My biggest revelation about how to help others with their financial issues came when I began working on my own financial issues. In Telling the Truth, I point out the rather obvious fact why so many Americans with money problems can’t seem to get beyond them: we don’t talk about money so we have no opportunity to tell the truth about it.
We are a financially illiterate society. There are few places that you can go to work on your money, talk about your money, make your money better. I lay awake at night sometimes dreaming up solutions to this societal problem. And bit by bit, I create answers. That’s how we came to start Financial Boot Camps, and that’s how I tripped upon creating this exercise for a Boot Camp: draw your financial life with crayons.
The accountant in me questioned the exercise that the right side of my brain had created. “Um, that’s silly.” But the right side of my brain, the creative side that has been fed and nurtured by studying a lot of research into the psychological and emotional aspects of our relationship with our money said: “Forge on!”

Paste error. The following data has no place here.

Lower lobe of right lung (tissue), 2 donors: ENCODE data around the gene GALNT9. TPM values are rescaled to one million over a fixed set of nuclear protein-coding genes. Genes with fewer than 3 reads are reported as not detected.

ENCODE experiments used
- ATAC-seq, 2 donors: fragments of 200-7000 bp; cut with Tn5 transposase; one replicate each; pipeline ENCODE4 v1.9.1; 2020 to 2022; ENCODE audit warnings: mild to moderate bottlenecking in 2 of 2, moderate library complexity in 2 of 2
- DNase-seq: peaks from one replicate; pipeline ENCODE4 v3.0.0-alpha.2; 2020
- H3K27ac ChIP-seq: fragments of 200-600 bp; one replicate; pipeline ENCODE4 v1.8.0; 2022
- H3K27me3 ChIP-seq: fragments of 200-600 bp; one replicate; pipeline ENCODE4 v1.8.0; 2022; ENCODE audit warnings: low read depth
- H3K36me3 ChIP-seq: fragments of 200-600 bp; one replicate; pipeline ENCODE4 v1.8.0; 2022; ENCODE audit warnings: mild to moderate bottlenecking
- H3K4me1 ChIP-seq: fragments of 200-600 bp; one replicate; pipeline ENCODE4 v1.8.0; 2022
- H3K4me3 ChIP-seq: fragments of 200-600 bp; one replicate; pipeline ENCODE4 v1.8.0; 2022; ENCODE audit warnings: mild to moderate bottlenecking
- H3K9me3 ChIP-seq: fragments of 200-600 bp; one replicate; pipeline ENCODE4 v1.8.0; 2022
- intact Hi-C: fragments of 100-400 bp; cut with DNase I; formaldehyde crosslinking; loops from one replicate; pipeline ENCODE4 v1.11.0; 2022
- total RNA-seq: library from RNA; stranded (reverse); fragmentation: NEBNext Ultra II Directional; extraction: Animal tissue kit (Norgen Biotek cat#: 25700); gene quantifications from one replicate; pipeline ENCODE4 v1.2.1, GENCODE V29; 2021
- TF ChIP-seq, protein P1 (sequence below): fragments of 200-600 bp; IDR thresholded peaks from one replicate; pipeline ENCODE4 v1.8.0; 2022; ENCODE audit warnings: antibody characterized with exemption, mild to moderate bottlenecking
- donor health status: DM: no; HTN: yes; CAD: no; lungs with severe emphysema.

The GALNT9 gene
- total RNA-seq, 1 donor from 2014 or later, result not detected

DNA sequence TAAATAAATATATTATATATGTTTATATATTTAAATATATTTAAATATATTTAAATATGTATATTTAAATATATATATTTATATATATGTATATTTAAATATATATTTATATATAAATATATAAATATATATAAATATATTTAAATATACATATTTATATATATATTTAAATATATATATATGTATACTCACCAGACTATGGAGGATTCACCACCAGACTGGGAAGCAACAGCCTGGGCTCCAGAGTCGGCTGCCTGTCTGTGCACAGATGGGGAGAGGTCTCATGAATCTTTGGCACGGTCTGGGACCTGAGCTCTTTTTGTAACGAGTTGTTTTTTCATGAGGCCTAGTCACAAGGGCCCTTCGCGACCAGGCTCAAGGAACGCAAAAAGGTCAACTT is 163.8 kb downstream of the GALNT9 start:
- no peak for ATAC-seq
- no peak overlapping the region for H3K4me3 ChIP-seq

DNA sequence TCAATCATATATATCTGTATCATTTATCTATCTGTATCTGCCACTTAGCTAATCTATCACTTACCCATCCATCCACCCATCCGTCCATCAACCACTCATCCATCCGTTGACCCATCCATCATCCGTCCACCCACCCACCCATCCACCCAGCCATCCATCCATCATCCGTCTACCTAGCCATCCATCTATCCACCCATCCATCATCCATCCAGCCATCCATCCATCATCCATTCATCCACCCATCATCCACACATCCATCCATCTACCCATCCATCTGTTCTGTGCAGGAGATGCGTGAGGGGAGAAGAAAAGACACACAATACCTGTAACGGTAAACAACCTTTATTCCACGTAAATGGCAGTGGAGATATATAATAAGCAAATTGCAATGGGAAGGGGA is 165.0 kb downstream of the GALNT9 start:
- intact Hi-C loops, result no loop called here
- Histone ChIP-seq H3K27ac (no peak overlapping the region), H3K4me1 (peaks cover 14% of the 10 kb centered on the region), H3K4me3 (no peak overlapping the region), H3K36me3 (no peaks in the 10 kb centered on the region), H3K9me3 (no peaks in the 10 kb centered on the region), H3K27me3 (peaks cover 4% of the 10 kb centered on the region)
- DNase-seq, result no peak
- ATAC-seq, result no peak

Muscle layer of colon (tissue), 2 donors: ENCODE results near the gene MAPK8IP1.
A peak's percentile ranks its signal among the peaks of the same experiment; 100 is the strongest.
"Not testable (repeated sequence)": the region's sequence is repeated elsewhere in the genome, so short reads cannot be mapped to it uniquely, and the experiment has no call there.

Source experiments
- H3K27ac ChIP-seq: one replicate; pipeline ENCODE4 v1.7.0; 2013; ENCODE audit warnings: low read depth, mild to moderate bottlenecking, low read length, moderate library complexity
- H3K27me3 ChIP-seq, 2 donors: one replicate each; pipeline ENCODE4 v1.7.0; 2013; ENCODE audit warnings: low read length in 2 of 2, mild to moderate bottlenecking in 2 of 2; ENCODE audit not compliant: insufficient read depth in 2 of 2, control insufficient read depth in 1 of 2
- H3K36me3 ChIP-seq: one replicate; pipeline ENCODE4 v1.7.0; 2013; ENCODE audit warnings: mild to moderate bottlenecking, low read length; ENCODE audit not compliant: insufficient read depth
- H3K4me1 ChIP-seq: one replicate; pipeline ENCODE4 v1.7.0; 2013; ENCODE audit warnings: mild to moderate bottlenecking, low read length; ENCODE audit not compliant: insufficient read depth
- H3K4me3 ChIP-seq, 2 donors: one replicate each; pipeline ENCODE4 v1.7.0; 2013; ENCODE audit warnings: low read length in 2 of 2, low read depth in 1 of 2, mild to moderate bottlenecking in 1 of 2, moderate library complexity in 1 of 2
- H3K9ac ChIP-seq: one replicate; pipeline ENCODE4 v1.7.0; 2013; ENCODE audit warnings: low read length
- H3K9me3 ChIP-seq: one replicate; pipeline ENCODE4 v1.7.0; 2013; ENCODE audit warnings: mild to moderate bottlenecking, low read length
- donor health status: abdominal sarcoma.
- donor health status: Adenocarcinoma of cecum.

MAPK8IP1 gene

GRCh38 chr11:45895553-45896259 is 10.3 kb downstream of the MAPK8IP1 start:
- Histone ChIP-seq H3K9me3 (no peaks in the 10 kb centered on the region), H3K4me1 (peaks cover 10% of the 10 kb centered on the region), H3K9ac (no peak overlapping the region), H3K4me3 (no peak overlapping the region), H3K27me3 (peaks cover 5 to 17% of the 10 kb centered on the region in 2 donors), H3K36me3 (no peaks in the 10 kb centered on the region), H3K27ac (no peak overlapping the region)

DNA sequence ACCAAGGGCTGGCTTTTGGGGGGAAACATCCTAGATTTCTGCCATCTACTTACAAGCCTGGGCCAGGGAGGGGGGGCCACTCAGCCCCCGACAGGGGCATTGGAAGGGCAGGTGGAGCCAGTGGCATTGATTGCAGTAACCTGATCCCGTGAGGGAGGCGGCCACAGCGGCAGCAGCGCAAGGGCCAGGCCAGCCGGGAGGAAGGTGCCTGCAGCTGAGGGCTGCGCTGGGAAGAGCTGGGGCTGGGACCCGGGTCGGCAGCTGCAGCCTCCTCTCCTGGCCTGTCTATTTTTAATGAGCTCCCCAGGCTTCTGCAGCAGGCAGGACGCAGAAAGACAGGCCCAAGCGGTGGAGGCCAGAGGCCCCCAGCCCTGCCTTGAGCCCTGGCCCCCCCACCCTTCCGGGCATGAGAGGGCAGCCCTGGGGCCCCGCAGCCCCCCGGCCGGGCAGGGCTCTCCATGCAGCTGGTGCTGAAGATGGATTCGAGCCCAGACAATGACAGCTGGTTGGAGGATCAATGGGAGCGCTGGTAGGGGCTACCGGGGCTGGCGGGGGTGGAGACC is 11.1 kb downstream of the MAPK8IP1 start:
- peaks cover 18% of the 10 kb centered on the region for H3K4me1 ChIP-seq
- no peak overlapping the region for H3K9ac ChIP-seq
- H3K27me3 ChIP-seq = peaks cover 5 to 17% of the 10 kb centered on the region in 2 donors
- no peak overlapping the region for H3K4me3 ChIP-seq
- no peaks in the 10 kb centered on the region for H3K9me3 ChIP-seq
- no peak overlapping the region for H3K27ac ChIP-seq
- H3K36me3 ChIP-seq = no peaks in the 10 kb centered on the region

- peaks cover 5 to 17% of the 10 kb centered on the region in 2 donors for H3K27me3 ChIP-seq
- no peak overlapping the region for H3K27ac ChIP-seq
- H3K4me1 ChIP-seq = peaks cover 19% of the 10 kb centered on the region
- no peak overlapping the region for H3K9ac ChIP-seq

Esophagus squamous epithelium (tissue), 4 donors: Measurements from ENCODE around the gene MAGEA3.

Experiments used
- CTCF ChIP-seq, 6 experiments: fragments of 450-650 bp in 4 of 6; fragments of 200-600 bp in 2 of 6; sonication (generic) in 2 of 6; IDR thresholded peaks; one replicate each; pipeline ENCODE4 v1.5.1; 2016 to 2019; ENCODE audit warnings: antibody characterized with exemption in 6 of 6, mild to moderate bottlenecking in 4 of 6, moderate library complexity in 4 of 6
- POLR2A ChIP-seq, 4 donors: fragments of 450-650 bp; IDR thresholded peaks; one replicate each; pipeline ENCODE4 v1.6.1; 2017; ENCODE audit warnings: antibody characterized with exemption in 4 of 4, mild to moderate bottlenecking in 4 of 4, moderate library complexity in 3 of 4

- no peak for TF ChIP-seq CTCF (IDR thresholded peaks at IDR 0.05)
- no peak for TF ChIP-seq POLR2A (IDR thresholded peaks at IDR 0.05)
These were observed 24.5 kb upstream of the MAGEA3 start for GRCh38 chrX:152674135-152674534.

She said was spending all this money (and time, and physical energy) on her rental properties every time a renter vacated. She hated it. It was dragging on her. Most of her rental properties she had once lived in, and thus, she saw it as her past. The accountant in me wanted to tell her she’d done the drawing wrong. Rental properties are assets, investments, spending on your future. That portion should have gone into her “Future” section. But the creative in me sat on my hands and listened.
Then, rather amazingly, over the course of the next 4 months she:
- discussed the drawing with the Boot Camp,
- then her spouse, and
- then their financial planner.
- She made a decision to put one of the rental properties on the market.
- They slowed the home improvements they were spending time and money on.
- They got an offer; the buyer said stop ALL work immediately.
- They went into escrow.
- The house sold.
- The money now sits in an investment that does not require time, or physical energy, or monthly reinvestment.
Most importantly, Chloe has peace of mind. She feels much happier and much more aligned with how she wants to be spending her money, her time, and her physical energy. She has her weekends back, and she has her money solidly invested.
All from a crayon drawing.
So why do I think that a crayon drawing so inspired Chloe? Sometimes we work so hard to make the perfect spending plan, and have the perfect financial plan, and we balance our checkbooks to the penny. Yet something still isn’t quite right. Sometimes, the calculations, and the financial advice, and the reports aren’t the answer. Sometimes, using a crayon, evoking the 5-year-old within, creatively looking at how we “are” living our life, and how we say we “want” to live our life, provides the greatest inspiration to find financial clarity.
Now, go find some crayons.